Rebuild worked with the Centre for Liveable Cities (CLC)– a government operated NGO whose mission is “to distill, create and share knowledge on liveable and sustainable cities” by using Research, Capability Development, Advisory and Knowledge Platforms – on a project developed to build collaborations and mobilize collective citizen action at the neighborhood-level, towards understanding climate change and co-creating community-led initiatives for stronger adaptive capacities. Through a participatory planning process piloted in the Cambridge Road neighborhood of Singapore, the outcome was targeted to create a replicable model that would foster greater community ownership, resilience and preparedness to cope with the impacts of climate change at the local neighborhood level.
From 2019 to 2022 Rebuild worked with project partners include Participate in Design, Make Public, and the Future Resilient Systems (FRS) programme under the Singapore-ETH Centre to develop an engagement strategy and resilience indicators that could track the understanding that residents have of climate change and their ableness to take ownership over the local improvements.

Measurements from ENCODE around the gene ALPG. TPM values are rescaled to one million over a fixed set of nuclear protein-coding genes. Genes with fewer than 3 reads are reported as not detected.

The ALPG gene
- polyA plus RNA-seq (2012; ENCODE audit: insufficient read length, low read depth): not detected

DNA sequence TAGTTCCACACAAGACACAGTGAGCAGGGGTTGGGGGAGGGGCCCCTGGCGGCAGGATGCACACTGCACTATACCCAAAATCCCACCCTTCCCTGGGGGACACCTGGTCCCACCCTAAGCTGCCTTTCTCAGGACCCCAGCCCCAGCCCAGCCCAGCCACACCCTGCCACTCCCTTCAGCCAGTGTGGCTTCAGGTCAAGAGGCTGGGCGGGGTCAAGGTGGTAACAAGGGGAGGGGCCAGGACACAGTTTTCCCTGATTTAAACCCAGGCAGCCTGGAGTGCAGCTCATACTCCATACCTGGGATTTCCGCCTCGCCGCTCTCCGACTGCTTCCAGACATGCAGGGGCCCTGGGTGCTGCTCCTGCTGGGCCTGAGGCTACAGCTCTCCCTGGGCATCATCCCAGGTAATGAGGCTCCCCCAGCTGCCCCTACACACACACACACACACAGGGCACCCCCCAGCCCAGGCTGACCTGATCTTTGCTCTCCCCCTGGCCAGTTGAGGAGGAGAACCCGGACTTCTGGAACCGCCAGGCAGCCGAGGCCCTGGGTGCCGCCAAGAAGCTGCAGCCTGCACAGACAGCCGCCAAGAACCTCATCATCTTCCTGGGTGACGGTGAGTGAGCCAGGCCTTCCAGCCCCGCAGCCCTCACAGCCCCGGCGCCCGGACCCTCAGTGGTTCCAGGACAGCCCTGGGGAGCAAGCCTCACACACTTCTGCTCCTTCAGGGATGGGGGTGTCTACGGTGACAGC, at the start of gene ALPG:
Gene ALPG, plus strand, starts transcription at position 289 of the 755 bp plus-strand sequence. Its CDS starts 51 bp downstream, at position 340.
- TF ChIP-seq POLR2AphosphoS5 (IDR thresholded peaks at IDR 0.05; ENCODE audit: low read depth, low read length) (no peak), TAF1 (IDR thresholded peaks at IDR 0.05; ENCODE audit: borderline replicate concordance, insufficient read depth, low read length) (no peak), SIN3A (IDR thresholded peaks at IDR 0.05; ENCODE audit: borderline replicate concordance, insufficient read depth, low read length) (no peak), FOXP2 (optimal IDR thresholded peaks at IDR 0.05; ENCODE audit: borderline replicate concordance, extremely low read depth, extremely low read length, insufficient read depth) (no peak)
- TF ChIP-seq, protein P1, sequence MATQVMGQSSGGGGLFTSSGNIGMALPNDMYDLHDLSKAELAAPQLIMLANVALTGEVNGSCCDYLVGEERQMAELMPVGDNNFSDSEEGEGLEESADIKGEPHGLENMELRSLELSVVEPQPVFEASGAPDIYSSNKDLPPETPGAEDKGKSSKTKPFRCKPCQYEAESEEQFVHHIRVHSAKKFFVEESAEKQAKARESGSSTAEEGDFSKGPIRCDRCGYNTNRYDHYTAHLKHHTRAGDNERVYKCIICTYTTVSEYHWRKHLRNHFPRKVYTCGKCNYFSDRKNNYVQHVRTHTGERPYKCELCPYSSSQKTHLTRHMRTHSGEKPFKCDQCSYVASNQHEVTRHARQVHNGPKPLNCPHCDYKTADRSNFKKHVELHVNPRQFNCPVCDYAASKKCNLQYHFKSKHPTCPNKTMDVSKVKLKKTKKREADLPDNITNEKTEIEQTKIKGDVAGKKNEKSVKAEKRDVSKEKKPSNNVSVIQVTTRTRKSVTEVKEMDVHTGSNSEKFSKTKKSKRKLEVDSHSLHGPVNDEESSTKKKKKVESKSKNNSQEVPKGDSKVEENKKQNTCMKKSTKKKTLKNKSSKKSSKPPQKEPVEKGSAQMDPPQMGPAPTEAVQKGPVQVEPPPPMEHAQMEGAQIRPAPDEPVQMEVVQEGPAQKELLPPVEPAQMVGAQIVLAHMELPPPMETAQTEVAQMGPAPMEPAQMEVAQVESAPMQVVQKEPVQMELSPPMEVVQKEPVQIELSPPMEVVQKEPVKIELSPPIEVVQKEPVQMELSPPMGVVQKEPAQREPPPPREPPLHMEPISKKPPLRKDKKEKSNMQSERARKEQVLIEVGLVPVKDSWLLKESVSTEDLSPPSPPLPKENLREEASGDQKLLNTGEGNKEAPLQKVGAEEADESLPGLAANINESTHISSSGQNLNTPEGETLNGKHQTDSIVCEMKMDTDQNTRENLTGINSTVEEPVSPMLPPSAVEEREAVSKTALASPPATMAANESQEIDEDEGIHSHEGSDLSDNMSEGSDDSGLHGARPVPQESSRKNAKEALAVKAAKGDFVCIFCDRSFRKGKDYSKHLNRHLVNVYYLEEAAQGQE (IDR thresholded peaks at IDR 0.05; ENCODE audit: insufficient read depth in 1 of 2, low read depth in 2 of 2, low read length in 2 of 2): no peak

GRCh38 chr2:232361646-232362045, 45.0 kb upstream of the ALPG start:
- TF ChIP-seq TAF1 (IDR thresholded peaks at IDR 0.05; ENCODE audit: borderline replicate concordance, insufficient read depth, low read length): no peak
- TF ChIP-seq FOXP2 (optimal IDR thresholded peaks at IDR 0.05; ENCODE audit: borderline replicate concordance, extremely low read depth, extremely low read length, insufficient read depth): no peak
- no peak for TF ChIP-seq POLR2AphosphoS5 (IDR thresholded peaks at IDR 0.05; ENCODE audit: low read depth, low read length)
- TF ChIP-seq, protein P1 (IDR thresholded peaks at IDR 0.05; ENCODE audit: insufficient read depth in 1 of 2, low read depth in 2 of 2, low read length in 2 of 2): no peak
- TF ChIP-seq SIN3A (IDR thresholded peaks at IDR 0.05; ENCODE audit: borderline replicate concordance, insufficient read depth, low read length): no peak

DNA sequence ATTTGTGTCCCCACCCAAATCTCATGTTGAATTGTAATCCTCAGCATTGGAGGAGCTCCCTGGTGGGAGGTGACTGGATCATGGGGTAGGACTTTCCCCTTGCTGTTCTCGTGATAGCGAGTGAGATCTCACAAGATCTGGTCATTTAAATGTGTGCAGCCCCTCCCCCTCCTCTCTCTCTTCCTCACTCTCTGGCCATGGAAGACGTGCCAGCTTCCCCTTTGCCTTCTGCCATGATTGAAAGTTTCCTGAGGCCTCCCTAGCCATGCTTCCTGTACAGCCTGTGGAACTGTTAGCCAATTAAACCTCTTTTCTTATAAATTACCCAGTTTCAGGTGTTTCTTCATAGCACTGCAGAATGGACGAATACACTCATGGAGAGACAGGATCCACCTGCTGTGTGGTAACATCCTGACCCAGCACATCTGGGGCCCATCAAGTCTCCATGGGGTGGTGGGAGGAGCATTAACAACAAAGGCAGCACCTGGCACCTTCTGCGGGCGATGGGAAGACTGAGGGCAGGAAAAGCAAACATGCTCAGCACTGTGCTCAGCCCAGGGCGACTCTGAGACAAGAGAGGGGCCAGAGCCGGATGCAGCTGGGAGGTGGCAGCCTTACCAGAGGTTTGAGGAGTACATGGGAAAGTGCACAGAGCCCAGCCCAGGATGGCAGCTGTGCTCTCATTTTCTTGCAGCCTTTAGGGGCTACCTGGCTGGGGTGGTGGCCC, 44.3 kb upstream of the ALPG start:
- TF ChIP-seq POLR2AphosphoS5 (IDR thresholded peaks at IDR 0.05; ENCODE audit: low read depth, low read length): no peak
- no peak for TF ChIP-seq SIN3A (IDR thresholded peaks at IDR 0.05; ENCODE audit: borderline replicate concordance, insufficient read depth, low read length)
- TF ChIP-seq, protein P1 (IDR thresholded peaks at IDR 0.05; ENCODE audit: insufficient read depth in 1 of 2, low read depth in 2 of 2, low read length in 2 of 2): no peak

Through a series of engagement activities, including pop-up booths, tactical demonstrations, community workshops and prototyping, the effort invited residents to share and contribute ideas for building climate resilience as a community in the Cambridge Road neighborhood, suggest and test ideas for community initiatives and projects that can help build up adaptive capacity for the neighborhood, learn and engage in participatory planning and budgeting for community projects, and co-create prototypes or initiate programs and deploy them within the Cambridge Road neighborhood.
When the pandemic hit in the middle of the engagement, Rebuild worked with the City and it’s partners to shift to an online engagement strategy that prioritized the health and safety of its residents.
The effort resulted in pilot “green” projects for the community, while teaching CLC, the neighborhood, and partners how to craft future engagements. The process built capacity within the Centre for Livable Cities, and the City of Singapore to engage residents in a truly collaborative process that also helped residents understand the threat of climate change to their neighborhood and step into leadership opportunities to address it together. This model will be utilized in different neighborhoods in Singapore.